A BNc exclusive by David Lemmons
MANADO, Indonesia (BNc) — During my eighth visit to Indonesia I find myself present in the country at a time when “Indonesia” and “Jakarta” have both been “Trending Topics” on Twitter and included in many headlines throughout the media. The Jakarta bombings have directed a great deal of attention to this land in which I am a visitor at present.
The bombings continue to be investigated. Most sources are advancing the opinion that it was done by “suicide bombers.” Most often we connect the phrase “suicide bomber” with the dominant religion of the nation of Indonesia, Islam.
I firmly believe that most Indonesians are terribly embarrassed by what some small group has done to put their nation and capital city into the news headlines. They are certainly not in support of these actions which have killed and injured innocent victims.
The very idea that we would almost automatically associate “suicide bombers” with a particular religion is a thought that could be worthy of some careful consideration.
On July 10, as I waited at Jakarta’s Soekarno Hatta Airport for a flight to Kendari, I began to read a book I had brought with me entitled, How to Argue Like Jesus, by Joe Carter and John Coleman. As I read I found an interesting statement on page 14. It was so striking to me that I underlined the statement and asked my traveling companion to take a look at it.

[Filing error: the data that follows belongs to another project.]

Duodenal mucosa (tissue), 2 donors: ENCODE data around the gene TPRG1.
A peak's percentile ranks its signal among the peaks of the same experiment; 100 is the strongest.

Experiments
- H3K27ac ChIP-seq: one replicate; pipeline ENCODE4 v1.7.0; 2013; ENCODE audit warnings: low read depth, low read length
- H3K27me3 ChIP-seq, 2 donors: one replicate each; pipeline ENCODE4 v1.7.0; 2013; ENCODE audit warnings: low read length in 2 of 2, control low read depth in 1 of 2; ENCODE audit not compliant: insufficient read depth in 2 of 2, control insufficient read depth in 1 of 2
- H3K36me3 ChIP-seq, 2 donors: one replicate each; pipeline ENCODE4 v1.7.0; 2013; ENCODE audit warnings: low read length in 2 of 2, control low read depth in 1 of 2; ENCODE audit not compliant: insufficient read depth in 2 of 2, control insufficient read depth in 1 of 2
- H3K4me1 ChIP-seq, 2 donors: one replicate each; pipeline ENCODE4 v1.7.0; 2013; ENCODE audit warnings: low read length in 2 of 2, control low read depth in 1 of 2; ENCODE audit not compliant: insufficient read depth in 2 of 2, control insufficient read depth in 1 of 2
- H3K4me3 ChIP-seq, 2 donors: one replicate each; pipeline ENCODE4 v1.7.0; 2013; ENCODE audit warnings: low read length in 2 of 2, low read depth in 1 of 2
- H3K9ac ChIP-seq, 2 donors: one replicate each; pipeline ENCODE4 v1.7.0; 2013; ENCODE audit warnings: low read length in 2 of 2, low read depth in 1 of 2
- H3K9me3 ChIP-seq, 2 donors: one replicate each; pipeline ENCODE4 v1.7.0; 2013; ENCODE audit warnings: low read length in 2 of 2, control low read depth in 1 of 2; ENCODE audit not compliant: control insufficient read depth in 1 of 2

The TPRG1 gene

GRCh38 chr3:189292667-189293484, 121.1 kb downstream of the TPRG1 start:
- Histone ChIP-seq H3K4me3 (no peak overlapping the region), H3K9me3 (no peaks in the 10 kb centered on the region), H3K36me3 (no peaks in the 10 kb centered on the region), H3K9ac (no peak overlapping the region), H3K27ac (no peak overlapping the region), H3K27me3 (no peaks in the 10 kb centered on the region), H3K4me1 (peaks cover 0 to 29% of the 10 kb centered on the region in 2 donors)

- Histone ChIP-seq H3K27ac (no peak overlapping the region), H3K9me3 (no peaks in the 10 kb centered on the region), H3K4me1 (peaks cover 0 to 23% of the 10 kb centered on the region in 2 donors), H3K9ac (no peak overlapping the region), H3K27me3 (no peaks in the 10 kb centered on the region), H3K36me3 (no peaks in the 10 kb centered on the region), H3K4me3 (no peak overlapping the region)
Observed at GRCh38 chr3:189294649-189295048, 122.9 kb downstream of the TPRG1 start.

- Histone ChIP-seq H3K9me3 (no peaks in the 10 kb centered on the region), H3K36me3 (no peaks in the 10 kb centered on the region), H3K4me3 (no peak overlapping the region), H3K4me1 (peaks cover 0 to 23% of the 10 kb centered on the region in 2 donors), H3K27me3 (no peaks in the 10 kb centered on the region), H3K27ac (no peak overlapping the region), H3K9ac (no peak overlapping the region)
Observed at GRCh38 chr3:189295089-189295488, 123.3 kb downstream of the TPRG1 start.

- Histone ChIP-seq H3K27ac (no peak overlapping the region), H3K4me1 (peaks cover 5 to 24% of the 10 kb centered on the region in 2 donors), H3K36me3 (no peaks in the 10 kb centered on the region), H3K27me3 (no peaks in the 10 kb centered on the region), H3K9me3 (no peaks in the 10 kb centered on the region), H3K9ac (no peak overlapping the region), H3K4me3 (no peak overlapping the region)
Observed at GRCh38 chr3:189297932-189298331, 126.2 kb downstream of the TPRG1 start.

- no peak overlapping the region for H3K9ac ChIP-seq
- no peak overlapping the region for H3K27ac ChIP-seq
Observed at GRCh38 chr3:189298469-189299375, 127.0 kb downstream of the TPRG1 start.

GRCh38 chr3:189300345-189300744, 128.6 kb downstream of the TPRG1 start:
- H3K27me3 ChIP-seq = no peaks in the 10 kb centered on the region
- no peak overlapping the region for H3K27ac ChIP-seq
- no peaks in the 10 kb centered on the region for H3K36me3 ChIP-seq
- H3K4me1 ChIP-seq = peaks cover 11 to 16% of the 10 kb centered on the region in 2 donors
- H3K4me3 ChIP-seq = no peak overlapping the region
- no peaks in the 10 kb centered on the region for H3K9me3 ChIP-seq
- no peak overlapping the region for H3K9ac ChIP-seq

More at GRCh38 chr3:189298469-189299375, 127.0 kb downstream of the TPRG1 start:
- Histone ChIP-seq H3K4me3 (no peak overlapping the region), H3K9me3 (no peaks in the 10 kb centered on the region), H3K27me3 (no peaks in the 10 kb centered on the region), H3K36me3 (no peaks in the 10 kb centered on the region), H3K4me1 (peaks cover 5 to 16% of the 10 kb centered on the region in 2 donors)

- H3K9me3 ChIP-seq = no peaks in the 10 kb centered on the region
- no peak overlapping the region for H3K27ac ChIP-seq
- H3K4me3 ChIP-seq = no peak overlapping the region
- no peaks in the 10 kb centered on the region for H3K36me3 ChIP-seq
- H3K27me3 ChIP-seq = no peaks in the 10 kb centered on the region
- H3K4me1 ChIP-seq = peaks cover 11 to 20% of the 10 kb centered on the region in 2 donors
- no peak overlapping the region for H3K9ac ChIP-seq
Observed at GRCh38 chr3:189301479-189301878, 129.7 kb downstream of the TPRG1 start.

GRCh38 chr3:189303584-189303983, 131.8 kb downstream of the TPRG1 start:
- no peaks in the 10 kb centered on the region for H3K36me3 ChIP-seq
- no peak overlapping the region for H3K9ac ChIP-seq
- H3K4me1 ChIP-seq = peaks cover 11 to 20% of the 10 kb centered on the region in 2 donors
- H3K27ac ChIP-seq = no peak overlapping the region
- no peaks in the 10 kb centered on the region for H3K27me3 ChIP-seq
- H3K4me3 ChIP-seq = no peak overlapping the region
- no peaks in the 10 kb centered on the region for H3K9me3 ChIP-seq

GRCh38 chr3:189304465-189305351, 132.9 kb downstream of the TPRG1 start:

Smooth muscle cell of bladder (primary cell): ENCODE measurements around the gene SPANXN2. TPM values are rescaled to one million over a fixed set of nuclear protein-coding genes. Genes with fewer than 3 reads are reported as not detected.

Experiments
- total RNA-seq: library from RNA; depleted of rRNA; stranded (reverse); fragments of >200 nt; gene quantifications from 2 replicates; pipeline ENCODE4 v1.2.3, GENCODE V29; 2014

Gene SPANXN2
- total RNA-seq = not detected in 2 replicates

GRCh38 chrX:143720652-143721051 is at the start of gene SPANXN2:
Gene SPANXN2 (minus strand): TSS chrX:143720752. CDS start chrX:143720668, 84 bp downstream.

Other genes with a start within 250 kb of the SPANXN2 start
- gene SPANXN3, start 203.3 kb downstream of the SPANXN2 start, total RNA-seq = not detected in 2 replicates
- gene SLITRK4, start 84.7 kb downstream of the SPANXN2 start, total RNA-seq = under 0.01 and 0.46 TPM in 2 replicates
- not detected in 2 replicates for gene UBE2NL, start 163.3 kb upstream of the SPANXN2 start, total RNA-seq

This statement became, in my opinion, *even more relevant* after the events that took place in Jakarta at two hotels on Friday morning. The statement is this:
Jesus never wrote a book, held office, or wielded a sword. He never gained sway with the mighty or influential. He never claimed a political victory. He never took up arms against the governing powers in Rome. Two thousand years after his death, billions of Jews, Muslims, Christians, Hindus, agnostics agree that he never preached a word of hate to gain influence with his followers. He did nothing for which these followers must now be ashamed.
I am thankful and extremely blessed to serve a Lord and Savior who never did anything for which his followers must now be ashamed. I am thankful to be a preacher of the gospel and have opportunity to present his saving message to a lost world. It is the message most desperately needed in Indonesia and every other nation under heaven.
Randal and his wife Vicki have lived and worked in Brazil since Nov. 1984. They have three married children and six grandchildren. He sometimes writes “7 Points.” http://randal.us